Despite Lin's commitment to improving his shooting, McHale has benched Lin in favor of the less offensively talented, but defensively adept Beverley, leading to Lin's shot attempts, limited as they were before, falling even further. Even when Lin was starting, he had to fight to get his share of shots in Houston with Harden and Chandler Parsons anchoring the offense, and that number wouldn't get any better with Dwight Howard now playing center for the Rockets. When it comes to hunting the offensive antelope, they're the lions, and Lin's the hyena; he has to fight for his share.
Which begs the question: are the Houston Rockets really the ideal team for Lin to continue his career with?
If Lin had averaged only four, maybe five more points, or gotten at least five or more extra shots per night, that could have made a world of difference when it came to his stats line as fans began voting from around the world. That Lin has a large and devoted fanbase, especially among Asian hoops fans, is evident in the votes; no other NBA bench player came even close to the number of votes Lin tallied for Houston. But it's the larger base of fans that Lin has to convince. Last year, Stephen Curry was terrific, but few knew his name until his sensational NBA playoffs stint with the Warriors. Now, he's No.2 among West guards in the fan voting. The fans do tend to vote for their favorites, but they can also reward high numbers and awesome play. Lin needs the opportunity to be able to fully showcase what he can do, especially now that it seems like he's maturing on the court as a better player. But in Houston, that's not in the cards. Which is a shame, because he's a marketing explosion waiting to happen, especially with his potential to link the league to the vastly coveted Asian markets abroad. That potential is what prompted the Rockets to outspend the Knicks for Lin's services in the summer of 2012; there's huge money yet to be made on Lin and, by default, for the team that he plays for if he gets the minutes and opportunities on offense to prove his worth. There are a few nice options that could be suitable homes for Lin. If Boston ends up wanting to trade Rajon Rondo rather than potentially lose him for nothing, Lin would find himself at home back in the Atlantic Division with a chance to stick it to the Knicks for letting him go, while enjoying the benefits of having better opportunities on offense. Or if Lin wants to be patient and wait until 2015, maybe the Lakers would be an ideal home for him. Lakers coach Mike D'Antoni is a big Lin supporter, and his hyperactive offense helped make Lin an overnight star in New York; plus, the surrounding venue of the glitz and glamour of L.A. and Hollywood would certainly be any self-respecting NBA agent's dream for his/her client. But more importantly, he would get the chance to do much more with his talents and show fans what he can really do as a major part of the offense. Whether it would be "Linsanity: Part II" is hard to say, but at the very least, Lin could legitimately have his All-Star dream be a realistic one with some new surroundings.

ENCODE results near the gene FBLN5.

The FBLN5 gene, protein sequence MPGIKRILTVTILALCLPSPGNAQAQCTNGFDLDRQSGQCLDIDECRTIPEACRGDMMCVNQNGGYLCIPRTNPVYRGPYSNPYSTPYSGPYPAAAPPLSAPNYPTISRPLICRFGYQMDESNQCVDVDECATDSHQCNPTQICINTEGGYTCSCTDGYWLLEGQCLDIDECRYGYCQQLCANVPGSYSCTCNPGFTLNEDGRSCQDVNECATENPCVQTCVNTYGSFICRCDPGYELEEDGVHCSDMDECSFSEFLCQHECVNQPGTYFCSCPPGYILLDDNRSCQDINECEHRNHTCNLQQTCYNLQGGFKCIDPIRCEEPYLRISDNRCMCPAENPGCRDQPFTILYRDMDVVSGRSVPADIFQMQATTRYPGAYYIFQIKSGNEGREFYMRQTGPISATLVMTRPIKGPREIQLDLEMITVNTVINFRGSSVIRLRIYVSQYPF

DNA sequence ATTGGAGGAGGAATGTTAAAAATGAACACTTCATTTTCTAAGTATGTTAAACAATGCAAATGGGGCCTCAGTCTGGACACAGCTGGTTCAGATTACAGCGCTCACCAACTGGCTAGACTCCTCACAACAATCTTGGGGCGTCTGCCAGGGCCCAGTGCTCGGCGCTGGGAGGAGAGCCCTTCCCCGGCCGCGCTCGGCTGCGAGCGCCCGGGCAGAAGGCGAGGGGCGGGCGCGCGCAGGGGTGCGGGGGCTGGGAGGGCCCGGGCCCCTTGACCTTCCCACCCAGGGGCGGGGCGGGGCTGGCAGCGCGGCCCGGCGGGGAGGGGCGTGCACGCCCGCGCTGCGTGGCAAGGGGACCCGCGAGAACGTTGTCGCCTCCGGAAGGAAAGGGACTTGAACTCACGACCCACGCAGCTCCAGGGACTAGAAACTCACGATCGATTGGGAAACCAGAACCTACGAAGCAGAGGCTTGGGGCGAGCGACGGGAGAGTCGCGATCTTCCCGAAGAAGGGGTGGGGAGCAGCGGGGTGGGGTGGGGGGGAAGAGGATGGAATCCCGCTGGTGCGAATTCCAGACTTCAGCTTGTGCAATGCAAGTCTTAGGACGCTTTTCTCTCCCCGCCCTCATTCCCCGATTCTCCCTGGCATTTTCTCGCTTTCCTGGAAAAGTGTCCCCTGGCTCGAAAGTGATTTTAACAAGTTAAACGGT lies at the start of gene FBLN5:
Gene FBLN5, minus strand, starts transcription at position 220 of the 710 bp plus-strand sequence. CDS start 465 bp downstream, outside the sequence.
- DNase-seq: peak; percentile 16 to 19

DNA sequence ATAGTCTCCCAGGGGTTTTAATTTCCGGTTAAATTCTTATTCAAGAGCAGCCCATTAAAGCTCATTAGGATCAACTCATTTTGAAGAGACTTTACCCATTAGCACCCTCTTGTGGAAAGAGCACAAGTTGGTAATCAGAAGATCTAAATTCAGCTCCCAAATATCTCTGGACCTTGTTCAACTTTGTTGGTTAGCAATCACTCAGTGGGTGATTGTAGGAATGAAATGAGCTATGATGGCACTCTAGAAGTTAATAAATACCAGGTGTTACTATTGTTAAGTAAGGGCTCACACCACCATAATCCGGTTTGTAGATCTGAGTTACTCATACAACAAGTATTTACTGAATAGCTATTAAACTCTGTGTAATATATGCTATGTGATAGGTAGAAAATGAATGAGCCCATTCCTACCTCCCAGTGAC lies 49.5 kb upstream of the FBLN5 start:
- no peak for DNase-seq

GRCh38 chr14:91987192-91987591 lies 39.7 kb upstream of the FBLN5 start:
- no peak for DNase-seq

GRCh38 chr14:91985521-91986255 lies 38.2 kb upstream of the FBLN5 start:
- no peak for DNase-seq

Either way you slice it, Lin may be able to do a lot of things if he stays with the Rockets. He may win an NBA title, he may be a big cog off the bench, he might even become a big part of the Houston community. But he won't be a star, and he'll certainly never make the All-Star Game, not for any lack of talent, but rather because of the lack of opportunities to show them. However, that doesn't mean he can't become a star somewhere else where the pastures are greener and the shots are plentiful. And at this time when he's 25, young, popular and nearing his physical peak, maybe the time for him to start thinking about exiting stage right from Houston might be sooner rather than later.